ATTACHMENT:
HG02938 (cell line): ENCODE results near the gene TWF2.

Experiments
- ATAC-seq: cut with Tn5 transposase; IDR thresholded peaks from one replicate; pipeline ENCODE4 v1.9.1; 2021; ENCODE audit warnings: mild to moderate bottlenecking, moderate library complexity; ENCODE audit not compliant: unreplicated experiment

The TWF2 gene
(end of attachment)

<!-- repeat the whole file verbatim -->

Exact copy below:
HG02938 (cell line): ENCODE results near the gene TWF2.

Experiments
- ATAC-seq: cut with Tn5 transposase; IDR thresholded peaks from one replicate; pipeline ENCODE4 v1.9.1; 2021; ENCODE audit warnings: mild to moderate bottlenecking, moderate library complexity; ENCODE audit not compliant: unreplicated experiment

The TWF2 gene